Inspired by his 12-year-old son’s advice, University of British Columbia psychologist Alan Kingstone used the beloved Dungeons & Dragons Monster Manual in an experiment.
According to Discover’s Not Exactly Rocket Science blog, the psychologist was studying why people “automatically look where other people are looking,” trying to figure out if we automatically follow other people’s eyes or if we orient on the middle of people’s faces. The D & D monster manual offered a variety of images to test how we see. Check it out:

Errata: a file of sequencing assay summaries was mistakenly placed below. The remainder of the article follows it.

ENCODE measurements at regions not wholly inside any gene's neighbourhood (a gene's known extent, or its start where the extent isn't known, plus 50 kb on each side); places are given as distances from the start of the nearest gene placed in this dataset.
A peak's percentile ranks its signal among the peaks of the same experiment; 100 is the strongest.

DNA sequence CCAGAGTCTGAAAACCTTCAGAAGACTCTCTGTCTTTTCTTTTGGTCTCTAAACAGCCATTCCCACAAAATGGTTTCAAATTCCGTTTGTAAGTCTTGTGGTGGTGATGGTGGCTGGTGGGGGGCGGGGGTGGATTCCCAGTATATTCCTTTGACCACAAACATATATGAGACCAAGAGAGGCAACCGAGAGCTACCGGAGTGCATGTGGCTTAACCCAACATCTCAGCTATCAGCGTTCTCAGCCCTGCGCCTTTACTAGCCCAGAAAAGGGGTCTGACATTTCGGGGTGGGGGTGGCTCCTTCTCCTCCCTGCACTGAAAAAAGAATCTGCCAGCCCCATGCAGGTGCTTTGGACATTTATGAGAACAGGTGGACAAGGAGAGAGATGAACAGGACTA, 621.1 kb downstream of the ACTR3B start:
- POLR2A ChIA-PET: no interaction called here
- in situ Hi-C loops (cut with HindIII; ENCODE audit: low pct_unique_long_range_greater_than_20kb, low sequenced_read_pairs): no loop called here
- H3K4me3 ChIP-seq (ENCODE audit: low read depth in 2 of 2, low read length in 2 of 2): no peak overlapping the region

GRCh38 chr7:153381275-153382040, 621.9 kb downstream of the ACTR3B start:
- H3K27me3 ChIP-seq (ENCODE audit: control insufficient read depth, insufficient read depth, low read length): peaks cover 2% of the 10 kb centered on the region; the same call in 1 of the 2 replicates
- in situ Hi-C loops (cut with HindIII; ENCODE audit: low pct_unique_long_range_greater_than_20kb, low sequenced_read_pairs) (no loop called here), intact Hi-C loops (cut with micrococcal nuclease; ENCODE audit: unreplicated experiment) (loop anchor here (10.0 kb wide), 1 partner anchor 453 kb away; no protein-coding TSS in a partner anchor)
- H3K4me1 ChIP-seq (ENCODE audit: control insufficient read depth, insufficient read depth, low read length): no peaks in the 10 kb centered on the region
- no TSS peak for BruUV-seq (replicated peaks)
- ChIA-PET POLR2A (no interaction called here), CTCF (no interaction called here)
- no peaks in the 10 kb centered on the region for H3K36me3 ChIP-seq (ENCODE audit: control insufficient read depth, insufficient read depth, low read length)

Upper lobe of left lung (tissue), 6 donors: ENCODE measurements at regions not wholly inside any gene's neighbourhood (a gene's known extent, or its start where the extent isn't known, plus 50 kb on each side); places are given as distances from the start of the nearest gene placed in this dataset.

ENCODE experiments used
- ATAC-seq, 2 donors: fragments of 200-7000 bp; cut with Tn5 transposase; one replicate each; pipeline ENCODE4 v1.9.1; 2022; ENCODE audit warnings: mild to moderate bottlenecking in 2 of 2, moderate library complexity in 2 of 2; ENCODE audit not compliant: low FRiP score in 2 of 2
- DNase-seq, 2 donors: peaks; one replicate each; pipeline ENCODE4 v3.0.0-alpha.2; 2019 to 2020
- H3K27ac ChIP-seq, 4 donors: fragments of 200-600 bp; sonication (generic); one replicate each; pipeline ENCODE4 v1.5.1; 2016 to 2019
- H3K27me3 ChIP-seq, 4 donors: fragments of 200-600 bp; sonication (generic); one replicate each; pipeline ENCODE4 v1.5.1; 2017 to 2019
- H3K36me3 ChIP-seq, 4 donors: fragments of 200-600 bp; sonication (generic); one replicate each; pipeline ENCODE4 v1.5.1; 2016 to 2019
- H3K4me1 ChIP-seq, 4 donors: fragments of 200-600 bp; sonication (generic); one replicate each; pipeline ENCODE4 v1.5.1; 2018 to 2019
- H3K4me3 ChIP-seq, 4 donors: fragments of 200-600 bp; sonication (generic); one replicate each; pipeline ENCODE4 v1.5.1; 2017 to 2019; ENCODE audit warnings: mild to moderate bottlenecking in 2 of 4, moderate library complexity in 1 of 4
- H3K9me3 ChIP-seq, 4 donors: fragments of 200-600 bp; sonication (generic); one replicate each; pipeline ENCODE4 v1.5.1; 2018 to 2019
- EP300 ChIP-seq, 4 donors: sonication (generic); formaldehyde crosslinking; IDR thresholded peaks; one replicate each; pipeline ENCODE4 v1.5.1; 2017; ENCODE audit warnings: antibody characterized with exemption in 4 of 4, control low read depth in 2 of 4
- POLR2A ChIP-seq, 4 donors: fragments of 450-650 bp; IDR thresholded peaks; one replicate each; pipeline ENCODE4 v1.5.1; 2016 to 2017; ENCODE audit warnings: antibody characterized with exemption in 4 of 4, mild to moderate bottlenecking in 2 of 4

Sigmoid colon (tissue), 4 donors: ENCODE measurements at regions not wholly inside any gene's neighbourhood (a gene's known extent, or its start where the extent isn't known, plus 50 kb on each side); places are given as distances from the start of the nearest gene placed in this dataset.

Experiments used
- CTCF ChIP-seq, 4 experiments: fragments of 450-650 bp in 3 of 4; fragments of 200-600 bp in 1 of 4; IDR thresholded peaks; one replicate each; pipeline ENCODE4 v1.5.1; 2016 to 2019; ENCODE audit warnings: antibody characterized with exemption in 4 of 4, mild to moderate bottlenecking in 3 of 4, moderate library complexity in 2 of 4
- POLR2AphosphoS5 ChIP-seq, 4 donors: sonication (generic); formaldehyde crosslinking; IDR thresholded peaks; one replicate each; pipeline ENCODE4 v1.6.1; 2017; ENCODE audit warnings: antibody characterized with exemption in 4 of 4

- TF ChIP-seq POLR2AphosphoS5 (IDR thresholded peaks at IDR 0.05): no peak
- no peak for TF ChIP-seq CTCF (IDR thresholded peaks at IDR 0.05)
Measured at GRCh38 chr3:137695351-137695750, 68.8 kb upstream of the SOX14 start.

He thought it would be easy to discriminate between the two ideas: just use the Monster Manual. This book will be delightfully familiar to a certain brand of geek. It’s the Bible of fictional beasties that accompanied the popular dice-rolling role-playing game Dungeons and Dragons. Regularly updated, it bursts with great visuals and bizarrely detailed accounts of unnatural history. It has differently coloured dragons, undead, beholders … Levy knew that the Manual contained many nightmarish monsters whose eyes are not on their faces. If people still looked at the eyes of these creatures, it would answer the question.